Z-endoxifen emerges as potential breast cancer treatment

Volume 6, Issue 4, 2017

Summary

Results of a phase I study in women showed that the treatment was safe and reduced tumors.

Matthew P. Goetz, M.D.

Matthew P. Goetz, M.D.

Z-endoxifen, a potent derivative of the drug tamoxifen, could be a new treatment for the most common form of breast cancer in women with metastatic disease.

This finding was reported from a clinical trial conducted by researchers at Mayo Clinic and the National Cancer Institute. Results of the Z-endoxifen trial were published Aug. 30, 2017, in the Journal of Clinical Oncology.

The final results of a first-in-human phase I study of Z-endoxifen in women with estrogen receptor positive metastatic breast cancer showed that the treatment was safe and resulted in tumor shrinkage in women whose tumors had progressed using standard anti-estrogen therapies, including tamoxifen.

"Tamoxifen is converted into endoxifen in the liver by an enzyme called CYP2D6. Our previous research found that tamoxifen may be less effective in women with poor CYP2D6 metabolism," said Matthew P. Goetz, M.D., the study's lead author and an oncologist at Mayo Clinic in Rochester, Minnesota.

Based on laboratory studies showing that endoxifen better inhibits tumor growth compared with tamoxifen, Dr. Goetz and his colleagues partnered with researchers at the National Cancer Institute to develop Z-endoxifen, an experimental drug unaffected by CYP2D6 metabolism.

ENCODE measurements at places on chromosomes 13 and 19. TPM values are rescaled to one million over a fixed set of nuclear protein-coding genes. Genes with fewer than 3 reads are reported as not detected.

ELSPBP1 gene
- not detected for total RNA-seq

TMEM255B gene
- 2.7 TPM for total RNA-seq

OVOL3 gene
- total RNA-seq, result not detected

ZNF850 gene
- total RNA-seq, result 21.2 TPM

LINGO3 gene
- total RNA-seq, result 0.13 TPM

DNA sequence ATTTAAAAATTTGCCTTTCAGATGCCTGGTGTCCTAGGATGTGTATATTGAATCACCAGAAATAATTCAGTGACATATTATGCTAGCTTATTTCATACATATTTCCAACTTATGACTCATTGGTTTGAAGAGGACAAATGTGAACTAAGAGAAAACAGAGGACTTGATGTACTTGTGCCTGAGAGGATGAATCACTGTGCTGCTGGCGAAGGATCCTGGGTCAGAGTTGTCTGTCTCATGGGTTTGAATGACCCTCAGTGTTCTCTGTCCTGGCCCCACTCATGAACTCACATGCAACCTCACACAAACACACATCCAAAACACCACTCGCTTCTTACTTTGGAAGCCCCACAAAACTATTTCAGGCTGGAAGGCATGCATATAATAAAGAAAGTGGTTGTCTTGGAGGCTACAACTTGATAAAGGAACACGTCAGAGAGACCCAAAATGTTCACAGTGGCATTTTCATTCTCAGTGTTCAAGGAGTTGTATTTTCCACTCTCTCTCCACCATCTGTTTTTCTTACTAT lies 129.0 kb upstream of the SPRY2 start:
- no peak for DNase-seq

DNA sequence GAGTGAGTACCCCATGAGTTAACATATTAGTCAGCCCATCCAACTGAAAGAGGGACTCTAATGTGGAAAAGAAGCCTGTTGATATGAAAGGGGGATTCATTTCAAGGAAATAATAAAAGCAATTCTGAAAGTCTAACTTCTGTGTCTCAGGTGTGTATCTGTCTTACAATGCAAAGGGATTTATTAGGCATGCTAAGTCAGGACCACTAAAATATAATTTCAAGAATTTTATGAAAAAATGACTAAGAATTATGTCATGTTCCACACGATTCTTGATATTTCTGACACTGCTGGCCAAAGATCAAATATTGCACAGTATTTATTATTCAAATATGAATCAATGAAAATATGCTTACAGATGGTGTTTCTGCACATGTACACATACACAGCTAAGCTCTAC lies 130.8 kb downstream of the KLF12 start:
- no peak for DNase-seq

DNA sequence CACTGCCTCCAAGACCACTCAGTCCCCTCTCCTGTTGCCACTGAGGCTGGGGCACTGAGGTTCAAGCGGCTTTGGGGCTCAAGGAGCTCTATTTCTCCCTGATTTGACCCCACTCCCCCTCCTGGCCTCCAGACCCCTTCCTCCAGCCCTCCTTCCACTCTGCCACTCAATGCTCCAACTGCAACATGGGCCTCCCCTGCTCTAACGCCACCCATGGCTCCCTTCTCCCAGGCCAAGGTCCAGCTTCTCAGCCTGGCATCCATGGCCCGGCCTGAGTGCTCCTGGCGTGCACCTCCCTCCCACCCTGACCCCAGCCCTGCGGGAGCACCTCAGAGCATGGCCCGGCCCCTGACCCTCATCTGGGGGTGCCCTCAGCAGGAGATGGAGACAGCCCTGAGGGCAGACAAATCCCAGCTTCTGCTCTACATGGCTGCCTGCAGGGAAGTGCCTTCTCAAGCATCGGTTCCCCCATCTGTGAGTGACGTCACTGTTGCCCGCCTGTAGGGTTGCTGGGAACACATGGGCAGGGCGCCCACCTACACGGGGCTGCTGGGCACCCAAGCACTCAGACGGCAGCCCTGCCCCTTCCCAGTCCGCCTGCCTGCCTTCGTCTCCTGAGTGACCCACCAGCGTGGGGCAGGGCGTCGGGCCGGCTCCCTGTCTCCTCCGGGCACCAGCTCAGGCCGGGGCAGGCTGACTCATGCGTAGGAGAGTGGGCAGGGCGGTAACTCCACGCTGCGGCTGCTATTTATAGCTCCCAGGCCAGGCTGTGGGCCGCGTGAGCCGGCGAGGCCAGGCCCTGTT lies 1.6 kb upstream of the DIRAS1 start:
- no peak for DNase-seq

"The primary goal of the study was to safely deliver therapeutic levels of endoxifen without the requirement for CYP2D6 liver metabolism," Dr. Goetz said. "However, one of the most surprising observations was the prolonged anti-cancer benefit, which in some cases lasted more than two years in women who had progressed on standard anti-estrogen therapies."

Researchers with the Z-endoxifen clinical trial studied 41 patients with estrogen positive metastatic breast cancer whose cancer had progressed using standard anti-estrogen treatments. The researchers concluded that Z-endoxifen provided substantial drug exposure unaffected by CYP2D6 metabolism, acceptable toxicity and promising anti-tumor activity.

Dr. Goetz and investigators with the Alliance for Clinical Trials in Oncology and the National Cancer Institute recently completed a randomized trial comparing tamoxifen with Z-endoxifen. Results from this Z-endoxifen trial are expected in 2018.

"We are encouraged by these results and are hopeful that based on these data and ongoing studies, Z-endoxifen could become a new Food and Drug Administration-approved treatment for women with estrogen positive metastatic breast cancer," Dr. Goetz said.